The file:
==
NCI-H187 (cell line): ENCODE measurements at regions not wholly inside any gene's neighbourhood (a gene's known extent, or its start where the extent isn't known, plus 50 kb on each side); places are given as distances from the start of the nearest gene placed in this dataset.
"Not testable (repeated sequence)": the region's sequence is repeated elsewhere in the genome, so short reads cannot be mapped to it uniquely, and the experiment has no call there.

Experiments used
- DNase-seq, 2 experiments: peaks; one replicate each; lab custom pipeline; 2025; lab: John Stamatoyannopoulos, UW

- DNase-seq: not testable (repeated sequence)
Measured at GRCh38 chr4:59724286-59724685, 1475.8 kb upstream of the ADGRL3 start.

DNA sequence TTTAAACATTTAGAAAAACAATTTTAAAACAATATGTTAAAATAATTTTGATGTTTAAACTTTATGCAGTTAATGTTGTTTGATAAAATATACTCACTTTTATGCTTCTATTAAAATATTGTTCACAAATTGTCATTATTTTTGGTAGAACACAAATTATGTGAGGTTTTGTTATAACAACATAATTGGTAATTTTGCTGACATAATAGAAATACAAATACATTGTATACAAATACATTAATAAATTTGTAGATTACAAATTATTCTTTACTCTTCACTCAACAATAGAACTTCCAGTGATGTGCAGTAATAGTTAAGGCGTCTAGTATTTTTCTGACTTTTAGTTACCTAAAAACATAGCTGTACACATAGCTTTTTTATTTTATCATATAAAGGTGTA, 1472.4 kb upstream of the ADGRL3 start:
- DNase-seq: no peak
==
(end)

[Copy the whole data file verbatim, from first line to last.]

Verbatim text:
NCI-H187 (cell line): ENCODE measurements at regions not wholly inside any gene's neighbourhood (a gene's known extent, or its start where the extent isn't known, plus 50 kb on each side); places are given as distances from the start of the nearest gene placed in this dataset.
"Not testable (repeated sequence)": the region's sequence is repeated elsewhere in the genome, so short reads cannot be mapped to it uniquely, and the experiment has no call there.

Experiments used
- DNase-seq, 2 experiments: peaks; one replicate each; lab custom pipeline; 2025; lab: John Stamatoyannopoulos, UW

- DNase-seq: not testable (repeated sequence)
Measured at GRCh38 chr4:59724286-59724685, 1475.8 kb upstream of the ADGRL3 start.

DNA sequence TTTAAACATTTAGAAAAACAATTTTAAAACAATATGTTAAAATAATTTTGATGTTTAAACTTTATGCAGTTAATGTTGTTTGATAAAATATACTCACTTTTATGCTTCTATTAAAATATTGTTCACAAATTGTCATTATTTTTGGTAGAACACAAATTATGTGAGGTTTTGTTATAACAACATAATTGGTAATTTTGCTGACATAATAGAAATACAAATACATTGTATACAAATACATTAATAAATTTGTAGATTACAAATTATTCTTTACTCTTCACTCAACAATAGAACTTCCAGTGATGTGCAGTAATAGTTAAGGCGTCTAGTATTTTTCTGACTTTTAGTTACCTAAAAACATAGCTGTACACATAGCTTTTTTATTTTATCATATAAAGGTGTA, 1472.4 kb upstream of the ADGRL3 start:
- DNase-seq: no peak